Saturday, July 17th, 2021
Friday, December 13th, 2019
yap is an ephemeral, real-time chat room with up to six participants. your messages appear and disappear as quickly as you type them, which means unless you pay attention to what everyone says (for once), you’ll miss it.
Wednesday, April 28th, 2010
I'll be delivering half of A Day Apart in Washington DC in September — the HTML5 half. So... there's that.
Sunday, April 11th, 2010
Article of doubt
A Day Apart in Seattle was more like a seminar than a workshop. Rather than being an intimate gathering in a small room, it was more lecture-like in an amphitheatre setting. But that didn’t stop me interacting with the attendees. There were plenty of great questions throughout, and I also had everyone complete an exercise.
I reprised the exercise I gave at dConstruct back in September. It isn’t a test of the audience. Rather, it’s a test of how well the new structural elements in HTML5 are described:
I then asked the attendees to match up the definitions with the element whose name sounded like the best match. To be clear: this wasn’t a test of knowledge. I was testing the spec.
The results from September’s test were quite revealing. There was some confusion between
details. Since then, the definitions in the spec have been updated and I’m happy to report that the Seattle audience—a much larger sampling—were almost unanimous in correctly matching element names to their definitions.
With one glaring exception.
article elements were, once again, confused. This happened back in September at dConstruct. It happened again at A Day Apart in Seattle. I didn’t get exact numbers, but from the very web-savvy audience of about two hundred people, I would say there was a 50/50 split in matching up the definitions of
article. About 50% of the attendees thought that the definition of
section applied to
article and visa-versa.
section were more distinct. The
article element used to have optional
pubdate attributes. Now their content models are identical (apart from the fact that the
article element can take an optional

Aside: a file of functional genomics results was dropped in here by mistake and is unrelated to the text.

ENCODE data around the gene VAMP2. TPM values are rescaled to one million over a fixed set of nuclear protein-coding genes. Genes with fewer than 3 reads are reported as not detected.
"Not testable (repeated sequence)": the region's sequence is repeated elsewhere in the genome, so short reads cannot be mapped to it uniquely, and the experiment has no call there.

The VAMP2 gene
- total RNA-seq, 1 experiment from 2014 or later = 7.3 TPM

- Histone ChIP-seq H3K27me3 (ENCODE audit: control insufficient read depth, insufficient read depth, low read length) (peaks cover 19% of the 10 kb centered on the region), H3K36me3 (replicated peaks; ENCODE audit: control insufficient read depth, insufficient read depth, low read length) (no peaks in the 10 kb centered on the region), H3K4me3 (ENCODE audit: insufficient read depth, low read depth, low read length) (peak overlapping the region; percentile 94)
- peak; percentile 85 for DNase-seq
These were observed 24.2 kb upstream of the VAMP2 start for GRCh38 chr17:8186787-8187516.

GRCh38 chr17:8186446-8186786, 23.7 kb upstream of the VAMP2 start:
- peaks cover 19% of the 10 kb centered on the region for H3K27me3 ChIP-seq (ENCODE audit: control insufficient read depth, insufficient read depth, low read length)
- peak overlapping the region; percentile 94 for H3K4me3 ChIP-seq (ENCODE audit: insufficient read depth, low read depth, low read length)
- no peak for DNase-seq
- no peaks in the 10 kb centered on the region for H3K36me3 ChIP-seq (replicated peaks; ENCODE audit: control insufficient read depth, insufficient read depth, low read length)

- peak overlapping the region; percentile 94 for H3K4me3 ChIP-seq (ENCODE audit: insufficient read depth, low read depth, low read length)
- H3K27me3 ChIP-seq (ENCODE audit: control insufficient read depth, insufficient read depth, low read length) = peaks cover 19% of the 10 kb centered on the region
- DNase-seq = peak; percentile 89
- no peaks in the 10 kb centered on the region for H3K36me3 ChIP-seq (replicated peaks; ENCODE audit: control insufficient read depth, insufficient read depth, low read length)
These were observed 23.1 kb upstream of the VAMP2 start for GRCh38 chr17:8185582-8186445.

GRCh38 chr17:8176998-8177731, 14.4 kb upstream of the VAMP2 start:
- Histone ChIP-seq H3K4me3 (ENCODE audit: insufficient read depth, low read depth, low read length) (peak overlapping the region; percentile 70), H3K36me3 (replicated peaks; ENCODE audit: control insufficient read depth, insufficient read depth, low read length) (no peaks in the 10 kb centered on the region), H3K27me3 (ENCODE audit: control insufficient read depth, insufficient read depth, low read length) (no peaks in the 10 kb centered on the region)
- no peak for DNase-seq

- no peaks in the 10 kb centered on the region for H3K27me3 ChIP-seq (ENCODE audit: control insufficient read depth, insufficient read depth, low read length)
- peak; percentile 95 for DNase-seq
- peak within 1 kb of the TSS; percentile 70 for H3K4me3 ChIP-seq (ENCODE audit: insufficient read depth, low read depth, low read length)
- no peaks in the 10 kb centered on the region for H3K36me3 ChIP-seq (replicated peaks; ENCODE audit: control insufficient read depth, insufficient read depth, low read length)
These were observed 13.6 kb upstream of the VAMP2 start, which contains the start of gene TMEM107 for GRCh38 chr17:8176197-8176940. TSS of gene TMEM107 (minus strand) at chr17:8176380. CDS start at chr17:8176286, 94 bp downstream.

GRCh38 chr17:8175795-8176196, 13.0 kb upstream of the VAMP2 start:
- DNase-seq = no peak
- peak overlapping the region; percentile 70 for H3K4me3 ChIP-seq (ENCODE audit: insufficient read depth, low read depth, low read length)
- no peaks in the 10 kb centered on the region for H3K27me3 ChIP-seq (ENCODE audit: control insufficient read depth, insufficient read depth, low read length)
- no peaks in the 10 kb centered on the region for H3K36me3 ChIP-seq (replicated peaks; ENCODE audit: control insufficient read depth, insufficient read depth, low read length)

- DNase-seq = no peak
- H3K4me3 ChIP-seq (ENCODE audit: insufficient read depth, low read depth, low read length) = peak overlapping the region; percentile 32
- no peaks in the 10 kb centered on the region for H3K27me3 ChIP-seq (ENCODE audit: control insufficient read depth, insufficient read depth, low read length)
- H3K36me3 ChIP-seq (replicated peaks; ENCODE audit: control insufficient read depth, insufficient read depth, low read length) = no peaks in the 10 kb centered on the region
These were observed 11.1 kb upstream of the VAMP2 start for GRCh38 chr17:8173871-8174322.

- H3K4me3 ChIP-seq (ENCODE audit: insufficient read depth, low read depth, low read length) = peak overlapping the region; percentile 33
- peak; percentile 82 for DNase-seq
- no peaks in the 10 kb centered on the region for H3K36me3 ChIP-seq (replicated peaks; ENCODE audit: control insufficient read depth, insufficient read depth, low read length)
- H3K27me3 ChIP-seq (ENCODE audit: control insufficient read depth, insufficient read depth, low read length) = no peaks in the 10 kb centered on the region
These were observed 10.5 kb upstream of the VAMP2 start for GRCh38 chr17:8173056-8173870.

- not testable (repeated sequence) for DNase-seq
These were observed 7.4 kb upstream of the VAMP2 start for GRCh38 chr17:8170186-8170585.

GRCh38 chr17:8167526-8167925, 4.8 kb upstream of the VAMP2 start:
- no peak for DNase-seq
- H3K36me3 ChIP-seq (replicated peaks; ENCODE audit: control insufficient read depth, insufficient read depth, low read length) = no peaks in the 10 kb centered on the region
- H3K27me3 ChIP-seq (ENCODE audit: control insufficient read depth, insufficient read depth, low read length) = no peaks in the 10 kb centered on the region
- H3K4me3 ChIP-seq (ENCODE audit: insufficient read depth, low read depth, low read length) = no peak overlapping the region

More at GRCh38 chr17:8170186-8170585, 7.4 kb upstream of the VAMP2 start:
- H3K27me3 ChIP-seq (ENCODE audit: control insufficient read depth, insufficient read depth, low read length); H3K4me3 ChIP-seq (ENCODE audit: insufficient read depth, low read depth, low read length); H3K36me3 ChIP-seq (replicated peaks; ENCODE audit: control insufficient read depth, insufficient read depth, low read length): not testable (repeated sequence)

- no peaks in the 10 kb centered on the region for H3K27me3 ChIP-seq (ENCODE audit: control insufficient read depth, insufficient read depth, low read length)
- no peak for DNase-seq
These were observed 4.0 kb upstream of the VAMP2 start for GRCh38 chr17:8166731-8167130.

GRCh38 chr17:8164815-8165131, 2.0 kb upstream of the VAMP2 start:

time element with a
The only thing that distinguishes the definition of
article from the definition of
section is the presence of the phrase
section groups together thematically-related content. An
article groups together self-contained thematically-related content. That distinction is too fine to warrant a separate element, in my opinion.
The existence of two elements that are practically semantically identical isn’t a harmless addition to HTML5. It’s causing a great deal of confusion. I’ve spoken to authors who incorrectly assumed that articles had to be within sections or that sections could only be within articles. The truth is that you can have sections within articles, articles within sections, sections within sections, articles within articles, or any other combination you can think of.
This isn’t helpful. Authors are confused. Yet, according to the HTML Design Principle of Priority of Constituencies:
In case of conflict, consider users over authors over implementors over specifiers over theoretical purity.
I don’t understand why Hixie is still clinging to the addition of the
article element when he has repeatedly stated that he wants to keep the number of new elements to a minimum. Here’s the perfect opportunity: merge
article into one element. Personally, I would keep
section, with its more generic-sounding name.
We’ve been here before. The
acronym elements were responsible for years of confusion amongst authors unsure of which one to use. The use-cases and the definitions of both elements were just too similar. That particular problem has been solved in HTML5: the
acronym element is now obsolete. The
abbr element works well enough for both use cases.
Let’s not repeat the mistake of
Thursday, March 25th, 2010
Next month in HTML5
I hereby declare April to be HTML5 Month …at least for me. I’m about to embark to on a month of markup pedagogy. I’ll be expounding on the language features of HTML5 at various locations across meat- and cyberspace.
It all starts on April 7th in Seattle. That’s where I’ll be delivering one half of A Day Apart. My brother in arms, Dan the CSS3 Man, will be delivering the other half. While An Event Apart itself has sold out, workshop places are still available so if you’re going to be anywhere near the emerald city, grab a ticket for $449.
After that, my next HTML5 appearance will be virtual. You can join me on April 12th for the first hour of the HTML5 Online Conference. I’ll be setting the scene and acting as warm-up man for Bruce, Peter and Remy. It’s not quite the same as being in the same room as such luminaries, but it won’t increase your carbon footprint. You can get a ticket for $150.
Finally, my pièce de résistance on April 23rd will be a full-day workshop on HTML5 for Web Designers. Don’t let the title fool you; it just means that I’ll be dealing with semantics, structural elements,
input types and outline algorithms rather than offline storage,
canvas or drag’n’drop: language features rather than platform features, mostly. The workshop will take place at the rather excellent Lighthouse facilities right here in Brighton, in the same building as the Clearleft office. Book your place for £395 (or £195 if you’re a student).
I’m going to be living and breathing HTML5 for most of April. If all goes according to plan, the month will be topped off with the first publication from A Book Apart.
More on that later…
Tuesday, October 28th, 2008
This sounds like Yahoo's answer to Facebook Platform for single web pages or (spit!) widgets. We'll see if the reality matches the hype. "The Yahoo! Application Platform allows you to build and launch open-social applications to the largest daily â€¦